* The median monthly per capita expenditure (MPCE) increased 33% in rural areas and 34% in urban areas between 2009-10 and 2011-12.
* While rural households are spending more on healthcare, urban households are spending more on transportation.
* Food is accounting for lower spends in both rural and urban areas. Spending on non-food products in rural areas increased from 46% in 2010 to 51% in 2011-12 while it increased from 59% to 61% in urban areas.
Spending patterns continue to shift in urban and rural India. As do needs. Food is no longer the predominant expenditure head as the latest National Sample Survey Organisation (NSSO) survey report says. Instead, the combination of healthcare and transport has taken up a substantial share of rural spends.
Rural areas historically spent more on food products (63.2%) than did the urban areas (54.7%), according to a NSSO report that dates back to 1993. However, in the 2011-12 report, non-food products overcame food-product expenditure overall in both rural (51.4%) and urban (61.5%) categories. On the other hand, the poorest of the poor in India survive on Rs 17 per day in villages while it increases only to Rs 23 for those living in towns and cities.
Increase in Average MPCE
Indian consumers currently spend around 35% more per month than they did two years ago. The 2009-10 NSSO report showed that, on an average, rural and urban consumers spent Rs35and Rs 66, respectively, per day. In contrast, rural and urban consumers spent Rs 48 and Rs 88, on an average, according to the 2011-12NSSO survey. However, in real terms, this amount should be less if adjusted for inflation.
It can be seen from the table above that Indian consumers’ expenditure follows a growing trend. For example, from 2007-08 to 2011-12, spending by rural consumers increased from Rs 772 to Rs 1,430 per month. Over that same period, urban consumer spend rose from Rs 1,472 to Rs 2,630 per month. As we can see, urban consumers’ MPCE multiplies at around twice the rate than their rural counterparts.
The highest rural-urban differential is in West Bengal, Jharkhand, Maharashtra, Karnataka and Odisha where urban consumption expenditure is almost double that of rural households. Meanwhile, the difference in expenditure is very low in Punjab (19%), Kerala (28%)and Bihar (34%), suggesting less income inequality between rural-urban households.
Increase in inequality of income within both rural and urban sectors
The gap between the rich and the poor is widening in both rural and urban areas. The median rural MPCE was Rs 1,198, and nearly half the rural population was under this MPCE. Only 10% of reported expenditure above Rs2,296 and only 5% reported expenditure above Rs 2,886.
Similarly, in urban India, the average median MPCE was Rs 2,019, and nearly half the urban population fellunder this expenditure. Only 10% reported expenditure above Rs 4,610 and only 5% reported spending above Rs 6,383.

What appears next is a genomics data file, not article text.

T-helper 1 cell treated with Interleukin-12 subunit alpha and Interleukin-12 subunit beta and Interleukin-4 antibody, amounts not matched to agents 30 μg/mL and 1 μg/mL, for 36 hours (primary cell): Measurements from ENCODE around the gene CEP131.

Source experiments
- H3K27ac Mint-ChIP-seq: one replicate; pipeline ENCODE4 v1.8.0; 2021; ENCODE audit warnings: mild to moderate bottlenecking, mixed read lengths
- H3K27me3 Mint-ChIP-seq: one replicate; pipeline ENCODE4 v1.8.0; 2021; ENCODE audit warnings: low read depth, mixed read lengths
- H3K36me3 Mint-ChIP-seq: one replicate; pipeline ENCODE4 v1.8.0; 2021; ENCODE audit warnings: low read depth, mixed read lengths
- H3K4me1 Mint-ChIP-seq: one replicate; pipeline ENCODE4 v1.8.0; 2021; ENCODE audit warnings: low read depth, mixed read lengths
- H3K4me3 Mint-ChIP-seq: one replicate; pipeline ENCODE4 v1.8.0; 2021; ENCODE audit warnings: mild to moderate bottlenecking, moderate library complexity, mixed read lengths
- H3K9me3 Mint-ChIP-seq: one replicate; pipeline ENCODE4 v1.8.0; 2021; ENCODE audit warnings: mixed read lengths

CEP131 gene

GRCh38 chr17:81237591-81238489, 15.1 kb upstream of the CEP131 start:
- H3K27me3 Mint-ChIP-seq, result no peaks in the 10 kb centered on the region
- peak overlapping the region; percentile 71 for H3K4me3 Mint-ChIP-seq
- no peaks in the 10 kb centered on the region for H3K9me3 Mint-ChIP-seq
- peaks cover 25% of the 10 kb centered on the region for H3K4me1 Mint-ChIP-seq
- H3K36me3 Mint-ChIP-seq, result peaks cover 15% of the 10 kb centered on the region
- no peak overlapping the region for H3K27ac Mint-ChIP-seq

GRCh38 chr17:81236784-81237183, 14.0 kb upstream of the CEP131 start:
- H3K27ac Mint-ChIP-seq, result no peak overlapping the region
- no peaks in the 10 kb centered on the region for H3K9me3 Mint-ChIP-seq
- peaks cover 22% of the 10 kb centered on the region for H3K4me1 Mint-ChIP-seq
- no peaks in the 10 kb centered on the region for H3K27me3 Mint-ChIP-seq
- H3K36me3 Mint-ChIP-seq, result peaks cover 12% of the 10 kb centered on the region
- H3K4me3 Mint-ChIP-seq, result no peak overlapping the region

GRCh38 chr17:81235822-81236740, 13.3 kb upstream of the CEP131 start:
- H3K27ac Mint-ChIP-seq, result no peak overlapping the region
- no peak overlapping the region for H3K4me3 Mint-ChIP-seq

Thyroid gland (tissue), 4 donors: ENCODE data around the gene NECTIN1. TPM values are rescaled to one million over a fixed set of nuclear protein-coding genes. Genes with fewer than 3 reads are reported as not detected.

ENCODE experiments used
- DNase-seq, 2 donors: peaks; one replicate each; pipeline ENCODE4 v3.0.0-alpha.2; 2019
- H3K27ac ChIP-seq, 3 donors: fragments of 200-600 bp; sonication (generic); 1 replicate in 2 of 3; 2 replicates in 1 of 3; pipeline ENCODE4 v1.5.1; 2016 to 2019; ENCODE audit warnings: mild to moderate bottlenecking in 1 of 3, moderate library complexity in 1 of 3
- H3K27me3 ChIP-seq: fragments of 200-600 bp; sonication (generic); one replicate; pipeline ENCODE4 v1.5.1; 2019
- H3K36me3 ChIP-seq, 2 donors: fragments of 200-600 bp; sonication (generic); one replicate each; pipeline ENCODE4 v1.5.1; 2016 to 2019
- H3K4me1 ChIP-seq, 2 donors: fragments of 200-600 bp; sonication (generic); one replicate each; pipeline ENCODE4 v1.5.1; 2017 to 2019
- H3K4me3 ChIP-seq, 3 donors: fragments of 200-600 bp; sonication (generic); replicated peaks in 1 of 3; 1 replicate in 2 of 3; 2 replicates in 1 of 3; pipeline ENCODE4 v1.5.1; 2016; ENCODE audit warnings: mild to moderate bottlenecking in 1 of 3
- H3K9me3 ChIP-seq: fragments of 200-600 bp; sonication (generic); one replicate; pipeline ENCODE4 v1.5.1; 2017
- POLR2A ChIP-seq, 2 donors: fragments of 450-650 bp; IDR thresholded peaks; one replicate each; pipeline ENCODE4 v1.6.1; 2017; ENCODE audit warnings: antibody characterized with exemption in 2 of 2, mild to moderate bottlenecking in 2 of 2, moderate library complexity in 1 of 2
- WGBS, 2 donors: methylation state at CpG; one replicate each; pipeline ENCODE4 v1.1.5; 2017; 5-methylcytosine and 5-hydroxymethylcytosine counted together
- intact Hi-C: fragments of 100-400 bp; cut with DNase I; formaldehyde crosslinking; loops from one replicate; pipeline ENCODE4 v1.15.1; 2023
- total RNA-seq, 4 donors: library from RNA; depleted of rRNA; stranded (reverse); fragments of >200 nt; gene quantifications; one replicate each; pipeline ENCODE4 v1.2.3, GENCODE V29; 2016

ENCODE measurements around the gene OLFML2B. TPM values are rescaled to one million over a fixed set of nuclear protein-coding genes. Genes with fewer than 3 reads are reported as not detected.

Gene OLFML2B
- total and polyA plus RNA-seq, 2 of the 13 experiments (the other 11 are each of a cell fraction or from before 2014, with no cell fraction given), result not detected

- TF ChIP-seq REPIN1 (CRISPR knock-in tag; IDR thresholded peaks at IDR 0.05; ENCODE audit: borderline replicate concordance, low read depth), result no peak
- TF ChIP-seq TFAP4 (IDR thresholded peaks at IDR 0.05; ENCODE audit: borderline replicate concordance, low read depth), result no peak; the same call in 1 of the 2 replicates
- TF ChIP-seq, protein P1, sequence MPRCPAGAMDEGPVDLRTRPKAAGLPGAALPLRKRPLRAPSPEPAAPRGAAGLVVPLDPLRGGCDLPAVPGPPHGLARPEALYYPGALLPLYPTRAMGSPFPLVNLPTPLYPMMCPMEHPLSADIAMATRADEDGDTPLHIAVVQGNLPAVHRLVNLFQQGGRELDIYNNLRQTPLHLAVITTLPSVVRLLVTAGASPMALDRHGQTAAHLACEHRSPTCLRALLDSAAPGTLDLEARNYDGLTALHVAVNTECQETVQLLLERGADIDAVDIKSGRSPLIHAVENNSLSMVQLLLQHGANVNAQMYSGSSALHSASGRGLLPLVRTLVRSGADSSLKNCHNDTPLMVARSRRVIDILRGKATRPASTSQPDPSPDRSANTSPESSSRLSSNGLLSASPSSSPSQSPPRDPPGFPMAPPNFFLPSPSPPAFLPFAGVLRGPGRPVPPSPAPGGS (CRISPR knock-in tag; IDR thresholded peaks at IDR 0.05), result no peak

Food And Non-Food Items
Now we look at what is being consumed with the increased expenditure. Over the years, consumers’ spending on food products has declined in relation to their spending on non-food products. In other words, education, healthcare, entertainment, transportation, rent and other expenses.
Let us now look at the components of expenditure on food:
Expenditure on cereals has halved over the past 20 yearsfrom 24.2% of rural MPCE and 14.0% of urban MPCE in 1993-94 to 12% of rural MPCE and 7.3% of urban MPCE in 2011-12. So, urban consumers across India have been shifting their emphasis away from cereals, but towards what? Milk &milk products currently rank higher than cerealsat 7.8% of urban total expenditure. Beverages (7.1%), vegetables (3.4%), and egg, fish, & meat (2.8%) claim the nexthighest expenditures among urban households.
When we look at non-food items, miscellaneous goods and services has the highest share of expenditure. Spending on miscellaneous goods & serviceshas increased from 17.3% to 26.1% in the rural parts (an 8.8% increase) and 27.5% to 39.7% in the urban parts (a 12.2% increase) between 1993 and 2012.
Out of the miscellaneous goods & services section, rural consumers spend the most out of their income on medical care (6.9%) and the second most on ‘conveyance’ (4.8%), or ‘transportation’. Urban consumers, on the other hand, spend the most on ‘conveyance’ (7.5%), and the second-most on ‘consumer services’ (6.5%), or services that exclude conveyance.
Interestingly, 5.7% of urban India’s miscellaneous expenditure budget is for education while only 3.1% of rural India’s spending is for education.